Research

Peer-Reviewed Publications


  1. Goplerud, Max and Daniel M. Smith. 2021+. "Who Answers for the Government? Bureaucrats, Ministers, and Responsible Parties". American Journal of Political Science. Advance Access. [publisher's version] [preprint] [replication data]

  2. Goplerud, Max. 2022. "Fast and Accurate Estimation of Non-Nested Binomial Hierarchical Models Using Variational Inference". Bayesian Analysis. 17(2):632-650. [publisher's version] [preprint] [R package] [replication data]

  3. Fernandes, Jorge, Max Goplerud, and Miguel Won. 2019. "Legislative Bellwethers: The Role of Committee Membership in Parliamentary Debate." Legislative Studies Quarterly. 44(2):307-343. [publisher's version] [preprint] [appendix] [replication data]

  4. Goplerud, Max. 2019. "A Multinomial Framework for Ideal Point Estimation." Political Analysis. 27(1):69-89. [publisher's version] [preprint] [appendix] [replication data]

  5. Goplerud, Max and Torben Iversen. 2018. "Redistribution Without A Median Voter: Models of Multidimensional Politics." Annual Review of Political Science. 21:295-317. [publisher's version]

  6. Goplerud, Max. 2016. "Crossing the Boundaries: An Implementation of Two Methods for Projecting Data across Boundary Changes." Political Analysis. 24(1):121-129. [publisher's version] [replication data]

  7. Goplerud, Max and Petra Schleiter. 2016. "An Index of Assembly Dissolution Powers." Comparative Political Studies. 49(4):427-456. [publisher's version] [replication data]

  8. Goplerud, Max. 2015. "The First Time is (Mostly) the Charm: Special Advisers as Parliamentary Candidates and Members of Parliament." Parliamentary Affairs. 68(2):332-351. [publisher's version]

 

Book Chapters


  1. Goplerud, Max. 2021. "Methods for Analyzing Parliamentary Debates" and (with David A. Gelman) "Legislative Debates in the US Congress" in The Politics of Legislative Debates, (eds.) Hanna Bäck, Marc Debus, and Jorge Fernandes. Oxford University Press. [publisher's version]

  2. Goplerud, Max. 2014. "Appendix 1: Methodology" and "Appendix 2: Further Work on the Distribution and Tenure of Special Advisers" in Special Advisers: Who They Are, What They Do and Why They Matter, (eds.) Ben Yong and Robert Hazell. Oxford: Hart. [data on special advisers, 1979-2013]

Working Papers

My working papers are available below.
  1. Chang, Qing and Max Goplerud. "Generalized Kernel Regularized Least Squares."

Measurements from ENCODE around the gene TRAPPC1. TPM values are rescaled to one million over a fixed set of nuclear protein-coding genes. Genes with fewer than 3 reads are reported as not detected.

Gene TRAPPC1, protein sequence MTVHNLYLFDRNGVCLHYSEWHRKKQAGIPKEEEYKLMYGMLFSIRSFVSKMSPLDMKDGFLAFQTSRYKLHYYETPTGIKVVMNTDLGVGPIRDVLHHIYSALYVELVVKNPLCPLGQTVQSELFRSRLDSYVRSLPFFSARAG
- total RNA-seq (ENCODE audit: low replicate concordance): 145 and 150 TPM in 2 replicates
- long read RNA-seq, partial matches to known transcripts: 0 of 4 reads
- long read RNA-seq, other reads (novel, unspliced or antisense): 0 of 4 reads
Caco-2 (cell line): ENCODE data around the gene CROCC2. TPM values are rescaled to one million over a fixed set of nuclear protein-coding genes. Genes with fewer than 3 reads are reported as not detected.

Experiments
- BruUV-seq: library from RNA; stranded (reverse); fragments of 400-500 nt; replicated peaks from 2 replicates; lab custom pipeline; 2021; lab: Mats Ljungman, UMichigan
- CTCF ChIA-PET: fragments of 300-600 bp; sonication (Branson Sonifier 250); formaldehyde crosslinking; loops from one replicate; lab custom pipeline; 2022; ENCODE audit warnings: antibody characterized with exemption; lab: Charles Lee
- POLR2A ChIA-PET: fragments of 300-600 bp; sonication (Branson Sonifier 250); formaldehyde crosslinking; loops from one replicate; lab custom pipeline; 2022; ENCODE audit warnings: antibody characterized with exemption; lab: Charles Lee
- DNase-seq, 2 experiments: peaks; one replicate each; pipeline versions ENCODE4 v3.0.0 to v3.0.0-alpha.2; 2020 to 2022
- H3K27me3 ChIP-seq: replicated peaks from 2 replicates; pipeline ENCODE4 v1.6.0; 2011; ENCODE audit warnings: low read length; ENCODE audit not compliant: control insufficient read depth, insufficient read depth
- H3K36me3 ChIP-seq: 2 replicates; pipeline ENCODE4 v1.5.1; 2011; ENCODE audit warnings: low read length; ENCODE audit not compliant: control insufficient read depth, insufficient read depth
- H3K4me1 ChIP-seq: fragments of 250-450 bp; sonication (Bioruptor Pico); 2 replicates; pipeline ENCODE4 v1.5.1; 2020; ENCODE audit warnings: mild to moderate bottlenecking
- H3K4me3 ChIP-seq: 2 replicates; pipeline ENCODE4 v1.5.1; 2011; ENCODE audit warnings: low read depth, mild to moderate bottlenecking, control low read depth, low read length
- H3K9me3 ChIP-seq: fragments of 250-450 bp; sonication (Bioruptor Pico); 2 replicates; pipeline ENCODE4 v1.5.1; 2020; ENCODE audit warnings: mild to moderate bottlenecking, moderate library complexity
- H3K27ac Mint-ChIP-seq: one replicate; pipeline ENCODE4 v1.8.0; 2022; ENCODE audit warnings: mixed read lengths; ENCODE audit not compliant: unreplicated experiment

Kernel Regularized Least Squares (KRLS) is a popular method for flexibly estimating models that may have complex relationships between variables. However, its usefulness to many researchers is limited for two reasons. First, existing approaches are inflexible and do not allow KRLS to be combined with theoretically-motivated extensions such as fixed effects or non-linear outcomes. Second, estimation is extremely computationally intensive for even modestly sized datasets. Our paper addresses both concerns by introducing generalized KRLS (gKRLS). We note that KRLS can be re-formulated as a hierarchical model thereby allowing easy inference and modular model construction. Computationally, we also implement random sketching to dramatically accelerate estimation while incurring a limited penalty in estimation quality. We demonstrate that gKRLS can be fit on datasets with tens of thousands of observations in under one minute. Further, state-of-the-art techniques that require fitting the model over a dozen times (e.g. meta-learners) can be estimated quickly.
  2. Goplerud, Max, Kosuke Imai, and Nicole E. Pashley. "Estimating Heterogeneous Causal Effects of High-Dimensional Treatments: Application to Conjoint Analysis."
    Estimation of heterogeneous treatment effects is an active area of research in causal inference. Most of the existing methods, however, focus on estimating the conditional average treatment effects of a single, binary treatment given a set of pre-treatment covariates. In this paper, we propose a method to estimate the heterogeneous causal effects of high-dimensional treatments, which poses unique challenges in terms of estimation and interpretation. The proposed approach is based on a Bayesian mixture of regularized regressions to identify groups of units who exhibit similar patterns of treatment effects. By directly modeling cluster membership with covariates, the proposed methodology allows one to explore the unit characteristics that are associated with different patterns of treatment effects. Our motivating application is conjoint analysis, which is a popular survey experiment in social science and marketing research and is based on a high-dimensional factorial design. We apply the proposed methodology to the conjoint data, where survey respondents are asked to select one of two immigrant profiles with randomly selected attributes. We find that a group of respondents with a relatively high degree of prejudice appears to discriminate against immigrants from non-European countries like Iraq. An open-source software package is available for implementing the proposed methodology.